DHCP: PXE - E53 No Bootfile found



  • I need some help with an issue I am having trying to PXE boot my clients PCs. I am running Ubuntu 12.04 LTS and Fog 1.2.0. I have fog running successfully on a different server I created with Ubuntu 14.04 LTS, but it is under deep instruction to not upgrade or wipe the server I am working on now. I am unsure why I am receiving this error because I have the settings exactly the same as the server I have working (but it is not powered on now). I am not able to touch the DHCP servers, but I know they work because I have fog successfully set up on the other server. Any guidance would be greatly appreciated because I really want to solve this problem. Thanks.


  • Developer

    I don’t think your NIC is the issue. I use the same model of NIC in my fogserver and I do not have issues.

    It is very odd the issue you are facing, please check on our discussion in your inbox.



  • My working fog server is using fog 1.2.0 on ubuntu 14.04 . The server I am not creating is an exact replica in the settings, so I am confused as to why I am running into this problem. It may be hardware because my nic is realtek and I heard a lot of issues with realtek nics and linux. Not really sure. Any guidance is appreciated. Thanks.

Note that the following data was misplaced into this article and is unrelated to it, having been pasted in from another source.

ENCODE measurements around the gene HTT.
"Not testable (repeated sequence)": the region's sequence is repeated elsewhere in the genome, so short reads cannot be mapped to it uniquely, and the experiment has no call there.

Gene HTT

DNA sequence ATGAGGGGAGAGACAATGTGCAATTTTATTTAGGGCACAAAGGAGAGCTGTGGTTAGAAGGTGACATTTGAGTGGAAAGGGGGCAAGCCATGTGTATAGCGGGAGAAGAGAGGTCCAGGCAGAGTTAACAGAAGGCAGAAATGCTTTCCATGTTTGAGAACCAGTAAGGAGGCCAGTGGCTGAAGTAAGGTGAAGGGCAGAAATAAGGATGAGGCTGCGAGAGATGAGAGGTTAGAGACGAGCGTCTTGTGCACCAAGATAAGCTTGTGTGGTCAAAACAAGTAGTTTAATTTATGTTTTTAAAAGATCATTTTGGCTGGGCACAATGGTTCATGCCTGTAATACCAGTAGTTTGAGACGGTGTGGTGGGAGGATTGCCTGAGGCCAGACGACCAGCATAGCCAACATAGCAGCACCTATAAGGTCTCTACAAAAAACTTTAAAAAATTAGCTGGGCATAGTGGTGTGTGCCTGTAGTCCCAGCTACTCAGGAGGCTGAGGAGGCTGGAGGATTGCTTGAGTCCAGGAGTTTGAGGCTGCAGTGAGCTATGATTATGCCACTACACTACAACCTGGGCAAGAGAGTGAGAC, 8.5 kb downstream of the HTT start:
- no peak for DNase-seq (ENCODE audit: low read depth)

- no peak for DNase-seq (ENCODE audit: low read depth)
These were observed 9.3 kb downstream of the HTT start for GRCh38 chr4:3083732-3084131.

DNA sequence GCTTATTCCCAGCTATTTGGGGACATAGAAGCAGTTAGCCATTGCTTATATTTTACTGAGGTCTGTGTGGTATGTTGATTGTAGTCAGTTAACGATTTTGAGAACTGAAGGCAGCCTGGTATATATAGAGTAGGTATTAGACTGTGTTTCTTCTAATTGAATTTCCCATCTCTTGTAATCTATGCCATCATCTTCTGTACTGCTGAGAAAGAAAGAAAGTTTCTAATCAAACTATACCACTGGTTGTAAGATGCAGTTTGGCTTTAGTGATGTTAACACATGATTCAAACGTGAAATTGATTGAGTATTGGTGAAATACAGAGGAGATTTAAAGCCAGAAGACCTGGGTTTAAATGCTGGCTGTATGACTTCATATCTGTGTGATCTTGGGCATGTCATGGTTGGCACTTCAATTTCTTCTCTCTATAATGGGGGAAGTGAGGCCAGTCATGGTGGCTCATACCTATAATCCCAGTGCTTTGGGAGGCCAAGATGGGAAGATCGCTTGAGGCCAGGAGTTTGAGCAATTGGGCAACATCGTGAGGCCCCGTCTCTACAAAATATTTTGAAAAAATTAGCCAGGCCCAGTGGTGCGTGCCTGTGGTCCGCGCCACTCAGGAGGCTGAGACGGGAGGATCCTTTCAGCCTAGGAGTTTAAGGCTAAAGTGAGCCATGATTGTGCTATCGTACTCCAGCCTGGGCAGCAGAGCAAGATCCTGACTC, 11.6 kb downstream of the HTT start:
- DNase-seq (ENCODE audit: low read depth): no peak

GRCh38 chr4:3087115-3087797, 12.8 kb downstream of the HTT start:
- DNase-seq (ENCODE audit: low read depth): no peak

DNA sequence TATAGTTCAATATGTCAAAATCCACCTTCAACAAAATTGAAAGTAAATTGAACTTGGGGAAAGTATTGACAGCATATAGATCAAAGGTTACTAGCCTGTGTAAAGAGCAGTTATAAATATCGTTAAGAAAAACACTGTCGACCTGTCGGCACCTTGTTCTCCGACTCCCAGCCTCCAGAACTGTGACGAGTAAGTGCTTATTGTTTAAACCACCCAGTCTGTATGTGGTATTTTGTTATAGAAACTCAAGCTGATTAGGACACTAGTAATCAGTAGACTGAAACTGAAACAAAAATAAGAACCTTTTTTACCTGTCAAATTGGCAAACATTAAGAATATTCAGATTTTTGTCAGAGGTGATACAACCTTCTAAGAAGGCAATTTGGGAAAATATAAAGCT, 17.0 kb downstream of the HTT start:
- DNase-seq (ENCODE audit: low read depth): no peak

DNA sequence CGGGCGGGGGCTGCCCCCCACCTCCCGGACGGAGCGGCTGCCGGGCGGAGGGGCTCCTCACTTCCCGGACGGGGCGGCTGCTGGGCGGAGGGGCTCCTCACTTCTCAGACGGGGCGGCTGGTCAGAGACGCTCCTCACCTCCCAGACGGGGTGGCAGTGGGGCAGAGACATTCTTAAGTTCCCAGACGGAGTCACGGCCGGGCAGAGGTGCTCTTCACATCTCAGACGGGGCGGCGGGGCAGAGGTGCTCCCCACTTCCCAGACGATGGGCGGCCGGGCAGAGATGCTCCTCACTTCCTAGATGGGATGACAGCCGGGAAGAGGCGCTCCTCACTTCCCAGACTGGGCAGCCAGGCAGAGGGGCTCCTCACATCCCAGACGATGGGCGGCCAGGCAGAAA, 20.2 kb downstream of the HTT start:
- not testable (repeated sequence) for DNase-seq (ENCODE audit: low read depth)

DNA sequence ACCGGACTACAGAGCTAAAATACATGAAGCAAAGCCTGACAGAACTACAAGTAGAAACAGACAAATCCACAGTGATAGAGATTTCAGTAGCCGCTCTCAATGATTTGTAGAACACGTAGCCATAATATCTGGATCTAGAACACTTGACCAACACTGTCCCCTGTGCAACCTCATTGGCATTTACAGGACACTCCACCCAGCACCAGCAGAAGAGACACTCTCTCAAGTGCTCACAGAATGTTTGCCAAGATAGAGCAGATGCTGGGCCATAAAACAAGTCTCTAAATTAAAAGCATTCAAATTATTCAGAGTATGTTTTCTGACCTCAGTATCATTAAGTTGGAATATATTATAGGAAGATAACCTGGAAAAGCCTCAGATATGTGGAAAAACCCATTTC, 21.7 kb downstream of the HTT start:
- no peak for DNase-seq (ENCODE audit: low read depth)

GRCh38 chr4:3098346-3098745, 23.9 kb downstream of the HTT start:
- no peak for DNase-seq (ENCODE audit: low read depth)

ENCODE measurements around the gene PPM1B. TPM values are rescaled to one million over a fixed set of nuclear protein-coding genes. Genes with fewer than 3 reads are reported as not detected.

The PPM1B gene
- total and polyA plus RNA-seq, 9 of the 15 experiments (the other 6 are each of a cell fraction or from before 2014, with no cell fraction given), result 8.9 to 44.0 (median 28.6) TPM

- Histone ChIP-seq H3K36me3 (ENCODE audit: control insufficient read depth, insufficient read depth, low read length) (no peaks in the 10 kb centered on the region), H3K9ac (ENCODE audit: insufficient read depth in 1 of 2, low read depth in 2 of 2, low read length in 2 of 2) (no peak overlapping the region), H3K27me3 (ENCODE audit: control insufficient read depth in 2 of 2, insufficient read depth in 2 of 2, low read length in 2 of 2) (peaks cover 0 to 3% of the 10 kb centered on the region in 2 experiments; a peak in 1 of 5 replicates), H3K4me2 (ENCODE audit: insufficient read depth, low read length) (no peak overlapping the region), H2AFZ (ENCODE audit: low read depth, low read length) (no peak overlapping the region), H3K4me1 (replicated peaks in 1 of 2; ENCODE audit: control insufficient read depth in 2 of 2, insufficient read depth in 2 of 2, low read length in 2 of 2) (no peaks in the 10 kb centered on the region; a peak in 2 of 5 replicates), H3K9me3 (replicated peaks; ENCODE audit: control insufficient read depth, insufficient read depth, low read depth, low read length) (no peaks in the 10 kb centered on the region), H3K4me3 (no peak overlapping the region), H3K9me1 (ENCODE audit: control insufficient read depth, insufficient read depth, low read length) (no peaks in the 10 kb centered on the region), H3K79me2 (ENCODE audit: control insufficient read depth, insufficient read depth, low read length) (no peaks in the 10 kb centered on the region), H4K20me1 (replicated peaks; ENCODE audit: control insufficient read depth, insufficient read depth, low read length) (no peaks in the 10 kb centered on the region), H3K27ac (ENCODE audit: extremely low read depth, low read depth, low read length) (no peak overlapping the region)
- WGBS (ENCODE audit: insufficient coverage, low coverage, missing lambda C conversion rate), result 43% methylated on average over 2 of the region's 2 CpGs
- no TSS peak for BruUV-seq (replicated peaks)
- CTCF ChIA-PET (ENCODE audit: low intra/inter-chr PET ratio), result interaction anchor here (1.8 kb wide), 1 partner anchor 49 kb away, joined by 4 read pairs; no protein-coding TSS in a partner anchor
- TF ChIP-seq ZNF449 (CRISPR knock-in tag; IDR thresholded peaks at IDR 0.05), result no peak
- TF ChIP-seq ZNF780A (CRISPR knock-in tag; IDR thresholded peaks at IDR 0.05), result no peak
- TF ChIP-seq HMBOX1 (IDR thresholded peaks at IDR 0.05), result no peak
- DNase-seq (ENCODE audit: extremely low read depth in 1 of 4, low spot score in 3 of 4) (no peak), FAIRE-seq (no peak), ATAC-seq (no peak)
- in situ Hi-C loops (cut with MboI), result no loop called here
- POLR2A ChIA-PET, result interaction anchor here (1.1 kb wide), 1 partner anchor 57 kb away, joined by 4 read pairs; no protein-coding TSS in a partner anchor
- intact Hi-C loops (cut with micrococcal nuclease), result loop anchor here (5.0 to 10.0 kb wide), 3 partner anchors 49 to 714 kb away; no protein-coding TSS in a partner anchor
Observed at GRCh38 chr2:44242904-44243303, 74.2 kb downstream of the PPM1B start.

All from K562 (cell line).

• Senior Developer

    When you were able to create a “working fog server” what version of fog where you using?

    I ask this because if it was 0.32 that was working, your Scope Option 67 is probably looking to get pxelinux.0



  • [quote=“Jaymes Driver, post: 36692, member: 3582”]Personally, I would use the DNSMasq and stop messing with the scope and dns settings. DNSMasq works in such a way it only issues ips to machines looking to PXE boot so it won’t work like a DHCP server. And best of all, when you pull the fog server, nothing else in your network is affected.

    DNSMasq is made so that users that don’t have the ability or the know how to edit the scope and DNS settings can still use some of the services.